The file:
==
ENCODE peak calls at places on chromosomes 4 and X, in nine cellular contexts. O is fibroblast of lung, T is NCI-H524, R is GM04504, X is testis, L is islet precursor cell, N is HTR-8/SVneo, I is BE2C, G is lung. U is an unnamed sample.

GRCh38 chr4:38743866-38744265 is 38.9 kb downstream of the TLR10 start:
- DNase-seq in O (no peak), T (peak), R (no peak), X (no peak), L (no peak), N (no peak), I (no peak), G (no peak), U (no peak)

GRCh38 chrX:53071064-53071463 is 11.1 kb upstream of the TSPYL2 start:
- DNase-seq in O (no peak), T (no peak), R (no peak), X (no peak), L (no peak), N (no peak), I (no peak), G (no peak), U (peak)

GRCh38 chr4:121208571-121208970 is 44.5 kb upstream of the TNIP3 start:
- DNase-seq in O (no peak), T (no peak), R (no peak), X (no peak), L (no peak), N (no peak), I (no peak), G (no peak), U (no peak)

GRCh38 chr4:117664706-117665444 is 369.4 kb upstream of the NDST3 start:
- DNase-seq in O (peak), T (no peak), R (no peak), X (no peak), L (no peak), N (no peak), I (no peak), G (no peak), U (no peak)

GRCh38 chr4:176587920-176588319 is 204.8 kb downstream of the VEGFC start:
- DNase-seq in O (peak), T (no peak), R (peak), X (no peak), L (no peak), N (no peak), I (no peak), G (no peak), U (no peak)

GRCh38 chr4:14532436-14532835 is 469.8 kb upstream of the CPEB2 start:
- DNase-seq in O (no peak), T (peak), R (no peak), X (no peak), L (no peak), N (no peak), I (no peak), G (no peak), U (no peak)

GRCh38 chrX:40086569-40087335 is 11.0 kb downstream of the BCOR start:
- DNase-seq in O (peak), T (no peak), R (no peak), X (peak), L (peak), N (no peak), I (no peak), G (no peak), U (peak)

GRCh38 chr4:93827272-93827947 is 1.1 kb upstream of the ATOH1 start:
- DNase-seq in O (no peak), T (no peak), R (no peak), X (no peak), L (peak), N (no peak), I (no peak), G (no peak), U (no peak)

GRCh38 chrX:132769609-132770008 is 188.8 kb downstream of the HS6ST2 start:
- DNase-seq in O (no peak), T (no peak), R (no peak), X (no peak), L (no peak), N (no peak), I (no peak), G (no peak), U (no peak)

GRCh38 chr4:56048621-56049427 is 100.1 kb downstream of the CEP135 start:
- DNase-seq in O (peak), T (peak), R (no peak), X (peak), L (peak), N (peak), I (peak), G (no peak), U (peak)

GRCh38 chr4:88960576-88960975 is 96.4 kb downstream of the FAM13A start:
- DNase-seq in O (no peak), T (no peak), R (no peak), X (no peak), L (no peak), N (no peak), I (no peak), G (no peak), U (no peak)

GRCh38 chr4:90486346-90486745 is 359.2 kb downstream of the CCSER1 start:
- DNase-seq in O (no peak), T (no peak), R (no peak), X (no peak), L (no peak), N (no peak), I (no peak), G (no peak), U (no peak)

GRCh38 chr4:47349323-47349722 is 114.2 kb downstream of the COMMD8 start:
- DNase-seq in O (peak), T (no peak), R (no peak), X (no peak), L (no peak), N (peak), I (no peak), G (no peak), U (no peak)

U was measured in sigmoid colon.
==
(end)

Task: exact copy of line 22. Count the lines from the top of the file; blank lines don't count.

GRCh38 chr4:88960576-88960975 is 96.4 kb downstream of the FAM13A start: